Coming in for a landing

In purchasing the DJI Mini 3 Pro, I did splurge and upgraded the controller to the DJI RC, which has a built-in touch screen, so that I don’t need to use my phone for flying. That $150 extravagance has made for a wonderful flying experience.

Thus far, I’ve been extremely happy with the DJI Mini 3 Pro performance, and even happier with DJI as a company. Reason is that on my third flying session I overestimated my abilities and crashed the drone into a tree branch that overhung a river… It was a gut-wrenching moment, and I couldn’t recover my drone. Luckily, I had bought the 1-year DJI Care Refresh Service Agreement, and after contacting DJI’s support team, I was quickly sent a replacement drone for a heavily discounted price; their support people were empathetic and extremely helpful and I had a replacement drone in hand within 10 days.

And how’s the video quality, you ask? I’ve been capturing video in H.265 codec and have found them to be fantastic. You be the judge and check out my YouTube channel: https://www.youtube.com/@dutchgoesthephoto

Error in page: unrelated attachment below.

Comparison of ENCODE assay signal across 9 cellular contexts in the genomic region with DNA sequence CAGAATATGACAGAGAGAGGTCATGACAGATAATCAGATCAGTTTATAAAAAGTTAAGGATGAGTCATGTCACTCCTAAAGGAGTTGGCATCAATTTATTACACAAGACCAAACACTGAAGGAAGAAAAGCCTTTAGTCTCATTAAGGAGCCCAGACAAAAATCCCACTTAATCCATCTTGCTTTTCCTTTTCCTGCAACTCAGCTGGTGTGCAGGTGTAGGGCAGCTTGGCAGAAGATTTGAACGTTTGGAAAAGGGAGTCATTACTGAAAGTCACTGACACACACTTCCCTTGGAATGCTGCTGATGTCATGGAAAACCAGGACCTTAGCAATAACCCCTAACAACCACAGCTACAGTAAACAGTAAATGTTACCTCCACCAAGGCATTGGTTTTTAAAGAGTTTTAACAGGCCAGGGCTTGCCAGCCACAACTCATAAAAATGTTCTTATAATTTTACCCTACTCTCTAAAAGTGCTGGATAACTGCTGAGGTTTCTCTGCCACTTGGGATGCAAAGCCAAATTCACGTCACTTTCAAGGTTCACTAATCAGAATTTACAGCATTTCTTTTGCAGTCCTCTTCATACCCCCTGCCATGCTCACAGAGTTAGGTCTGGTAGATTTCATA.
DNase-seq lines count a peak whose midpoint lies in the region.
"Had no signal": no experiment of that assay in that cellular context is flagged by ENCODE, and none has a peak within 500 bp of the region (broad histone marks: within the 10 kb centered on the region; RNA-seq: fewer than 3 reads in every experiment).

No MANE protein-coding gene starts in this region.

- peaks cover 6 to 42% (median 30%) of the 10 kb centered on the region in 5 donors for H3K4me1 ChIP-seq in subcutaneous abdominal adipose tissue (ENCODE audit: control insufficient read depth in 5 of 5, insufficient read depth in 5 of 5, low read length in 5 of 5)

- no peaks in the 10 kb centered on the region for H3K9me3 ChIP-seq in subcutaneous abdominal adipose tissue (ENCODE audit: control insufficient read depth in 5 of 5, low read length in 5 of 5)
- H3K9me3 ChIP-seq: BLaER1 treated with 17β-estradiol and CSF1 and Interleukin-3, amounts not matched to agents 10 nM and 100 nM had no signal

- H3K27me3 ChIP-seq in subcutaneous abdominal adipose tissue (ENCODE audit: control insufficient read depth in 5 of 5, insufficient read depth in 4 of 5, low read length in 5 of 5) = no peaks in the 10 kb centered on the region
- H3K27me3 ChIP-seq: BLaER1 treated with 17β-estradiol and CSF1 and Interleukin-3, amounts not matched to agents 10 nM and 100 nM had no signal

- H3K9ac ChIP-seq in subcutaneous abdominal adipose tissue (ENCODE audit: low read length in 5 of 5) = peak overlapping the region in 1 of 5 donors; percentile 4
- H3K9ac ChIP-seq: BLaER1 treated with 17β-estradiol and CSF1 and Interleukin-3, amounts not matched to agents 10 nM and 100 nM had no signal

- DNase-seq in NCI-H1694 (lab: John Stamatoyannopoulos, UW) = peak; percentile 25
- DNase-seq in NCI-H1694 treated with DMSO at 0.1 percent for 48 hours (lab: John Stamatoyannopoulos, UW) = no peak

Looking forward to your questions and experiences!

The Mighty Geyser – Strokkur

Catching a geyser eruption sequence in Iceland of the mighty Strokkur.

I think it’s an understatement to say that Iceland is paradise for photographers, as I have found no other single island that offers the variety of scenic wonders that I find here (if you know of one, please share, and I will add it to my bucket list).

In August, my good friend and excellent photographer, George Fellner (link) and I joined a photo trip to Iceland that was led by Loren Fisher (link). This trip was a lot of fun and filled with amazing photography opportunities (there are a lot of images still to edit).